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David Fisman and Ashleigh Tuite are epidemiologists and professors at the Dalla Lana School of Public Health at the University of Toronto. Dr. Fisman is also a practising infectious disease physician.

Pregnancy is associated with many dramatic changes to a woman’s physiology, not least of which is a degree of immune suppression, or “immune tolerance.” Without changes to her immune system, a pregnant woman’s body would reject a gestating fetus. While this immune suppression allows carriage of a pregnancy to term, it also carries risks to pregnant women which do not apply to men, or to women in the non-pregnant state. This is manifest in elevated risk of severe illness, and even death, from a variety of infectious diseases, including listeriosis, chicken pox, some kinds of hepatitis and malaria.

Influenza has long been thought to be more severe in pregnant women, and pregnant women were far more likely than others of the same age to be hospitalized with severe illness during the 2009 influenza A H1N1 pandemic. A recent meta-analysis by researchers at McMaster University found that pregnant women have a seven-fold higher risk of hospitalization for influenza than non-pregnant women, after adjusting for antiviral drug use, underlying medical conditions and age. This analysis did not find an elevated risk of ICU admission or death in pregnant women with influenza, suggesting that at least some of the elevated hospitalization risk might reflect hospitalization out of an abundance of caution, or for fetal monitoring by care providers.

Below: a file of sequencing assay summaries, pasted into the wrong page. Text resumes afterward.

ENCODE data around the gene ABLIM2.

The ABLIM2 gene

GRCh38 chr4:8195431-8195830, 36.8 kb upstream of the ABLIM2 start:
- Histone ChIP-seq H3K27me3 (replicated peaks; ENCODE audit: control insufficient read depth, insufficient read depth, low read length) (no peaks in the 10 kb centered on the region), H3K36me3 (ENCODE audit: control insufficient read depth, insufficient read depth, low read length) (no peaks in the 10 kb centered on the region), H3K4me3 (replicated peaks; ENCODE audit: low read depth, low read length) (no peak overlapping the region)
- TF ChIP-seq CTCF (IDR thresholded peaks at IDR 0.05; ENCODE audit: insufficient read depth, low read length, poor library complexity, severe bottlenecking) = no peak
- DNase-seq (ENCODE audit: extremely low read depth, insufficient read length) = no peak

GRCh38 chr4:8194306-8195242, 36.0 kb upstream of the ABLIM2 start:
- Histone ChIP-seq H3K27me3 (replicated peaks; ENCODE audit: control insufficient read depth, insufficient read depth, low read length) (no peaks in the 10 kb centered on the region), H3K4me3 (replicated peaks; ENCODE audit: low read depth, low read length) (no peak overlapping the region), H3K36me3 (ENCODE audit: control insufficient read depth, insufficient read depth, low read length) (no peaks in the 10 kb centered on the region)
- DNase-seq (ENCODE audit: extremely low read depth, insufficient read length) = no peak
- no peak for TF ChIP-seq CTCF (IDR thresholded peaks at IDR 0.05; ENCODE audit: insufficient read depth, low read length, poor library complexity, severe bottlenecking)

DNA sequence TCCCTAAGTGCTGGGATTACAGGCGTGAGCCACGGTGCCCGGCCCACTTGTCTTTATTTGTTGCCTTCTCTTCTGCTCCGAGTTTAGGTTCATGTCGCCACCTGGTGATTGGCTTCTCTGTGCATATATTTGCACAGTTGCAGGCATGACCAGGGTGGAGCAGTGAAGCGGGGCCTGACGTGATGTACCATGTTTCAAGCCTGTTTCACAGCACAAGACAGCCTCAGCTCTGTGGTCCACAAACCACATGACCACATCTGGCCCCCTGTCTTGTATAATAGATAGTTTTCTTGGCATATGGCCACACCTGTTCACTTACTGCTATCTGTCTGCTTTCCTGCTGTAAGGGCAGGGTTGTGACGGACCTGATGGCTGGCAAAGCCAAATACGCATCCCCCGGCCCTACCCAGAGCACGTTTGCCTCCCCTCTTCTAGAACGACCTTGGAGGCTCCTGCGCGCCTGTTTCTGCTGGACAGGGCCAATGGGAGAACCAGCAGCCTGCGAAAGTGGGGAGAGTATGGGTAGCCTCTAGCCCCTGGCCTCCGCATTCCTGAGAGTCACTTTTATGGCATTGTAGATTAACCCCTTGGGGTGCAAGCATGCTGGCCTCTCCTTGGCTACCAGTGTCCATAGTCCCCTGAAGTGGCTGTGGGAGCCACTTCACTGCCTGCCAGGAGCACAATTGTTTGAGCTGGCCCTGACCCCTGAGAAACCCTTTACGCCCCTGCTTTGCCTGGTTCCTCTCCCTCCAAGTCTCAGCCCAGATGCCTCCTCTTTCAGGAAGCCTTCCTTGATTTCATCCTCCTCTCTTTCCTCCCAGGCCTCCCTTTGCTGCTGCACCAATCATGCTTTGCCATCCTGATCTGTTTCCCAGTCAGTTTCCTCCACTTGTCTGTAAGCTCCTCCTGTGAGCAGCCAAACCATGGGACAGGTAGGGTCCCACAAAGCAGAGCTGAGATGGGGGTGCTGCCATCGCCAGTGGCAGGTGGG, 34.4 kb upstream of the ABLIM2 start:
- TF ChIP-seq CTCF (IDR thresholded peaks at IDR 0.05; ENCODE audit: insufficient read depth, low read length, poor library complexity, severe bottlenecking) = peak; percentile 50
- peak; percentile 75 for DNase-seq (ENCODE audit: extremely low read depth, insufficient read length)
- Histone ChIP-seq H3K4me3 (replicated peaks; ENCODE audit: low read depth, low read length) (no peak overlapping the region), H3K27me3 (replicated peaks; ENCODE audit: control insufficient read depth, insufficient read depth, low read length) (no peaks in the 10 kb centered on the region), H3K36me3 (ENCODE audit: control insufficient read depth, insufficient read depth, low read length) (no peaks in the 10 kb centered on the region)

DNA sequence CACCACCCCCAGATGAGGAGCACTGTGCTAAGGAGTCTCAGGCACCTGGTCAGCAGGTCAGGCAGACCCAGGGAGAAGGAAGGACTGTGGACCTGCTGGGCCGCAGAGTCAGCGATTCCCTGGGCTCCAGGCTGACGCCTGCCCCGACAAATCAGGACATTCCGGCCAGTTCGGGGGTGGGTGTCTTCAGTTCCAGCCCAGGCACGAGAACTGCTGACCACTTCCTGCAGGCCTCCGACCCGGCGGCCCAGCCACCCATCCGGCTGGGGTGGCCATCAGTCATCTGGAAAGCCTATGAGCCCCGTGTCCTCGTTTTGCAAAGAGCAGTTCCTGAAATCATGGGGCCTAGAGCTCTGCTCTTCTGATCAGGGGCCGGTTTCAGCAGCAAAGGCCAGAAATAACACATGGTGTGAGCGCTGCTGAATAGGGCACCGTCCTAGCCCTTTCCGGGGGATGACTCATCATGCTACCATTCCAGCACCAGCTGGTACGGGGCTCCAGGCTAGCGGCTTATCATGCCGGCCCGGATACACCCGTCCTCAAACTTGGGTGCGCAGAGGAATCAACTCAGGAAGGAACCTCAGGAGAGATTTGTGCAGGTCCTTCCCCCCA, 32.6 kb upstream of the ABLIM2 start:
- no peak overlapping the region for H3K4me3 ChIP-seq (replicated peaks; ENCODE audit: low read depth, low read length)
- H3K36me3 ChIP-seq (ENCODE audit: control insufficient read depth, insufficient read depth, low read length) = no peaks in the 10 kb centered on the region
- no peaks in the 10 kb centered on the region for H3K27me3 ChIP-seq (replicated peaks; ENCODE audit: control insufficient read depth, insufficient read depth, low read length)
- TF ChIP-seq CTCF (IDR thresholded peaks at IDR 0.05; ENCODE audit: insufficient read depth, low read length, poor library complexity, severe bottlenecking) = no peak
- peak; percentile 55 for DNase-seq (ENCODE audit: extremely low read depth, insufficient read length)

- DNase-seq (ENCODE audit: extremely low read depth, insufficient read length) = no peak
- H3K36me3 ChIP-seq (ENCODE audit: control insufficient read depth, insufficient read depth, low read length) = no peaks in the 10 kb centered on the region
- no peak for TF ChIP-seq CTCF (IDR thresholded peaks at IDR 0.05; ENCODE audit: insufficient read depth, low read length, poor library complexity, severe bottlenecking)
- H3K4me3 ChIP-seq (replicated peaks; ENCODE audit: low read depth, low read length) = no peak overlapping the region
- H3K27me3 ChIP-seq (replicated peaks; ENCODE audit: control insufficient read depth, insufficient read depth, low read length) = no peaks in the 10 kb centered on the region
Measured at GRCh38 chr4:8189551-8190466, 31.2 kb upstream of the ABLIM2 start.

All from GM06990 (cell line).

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What about COVID-19? Over the summer, the U.S. Centers for Disease Control (CDC) published an analysis that found that pregnant women were not only at increased risk of hospitalization, but of severe illness, due to COVID-19. The unfortunate lack of control of COVID-19 transmission in the United States allowed these investigators to study a large number of pregnant women with COVID-19 (over 8,000) who were compared to non-pregnant women with COVID-19. Pregnant women were five times as likely to be hospitalized as non-pregnant women, and also 50% more likely to become ill enough to require intensive care.

At that time, the CDC researchers did not find an association between pregnancy and increased risk of COVID-19 death, but when they reran their analysis in October (now with over 23,000 pregnant women with COVID-19), they found that pregnant women were 200% more likely to require intensive care hospitalization, and 70% more likely to die, than non-pregnant women with COVID-19.

Are these data applicable to the current COVID-19 outbreak in Canada? It’s hard to know. While Canada’s COVID-19 response has not been perfect, it has been far stronger than that seen in the United States, and our country is also much smaller. That means that we have less “statistical power” to find such effects in Canada.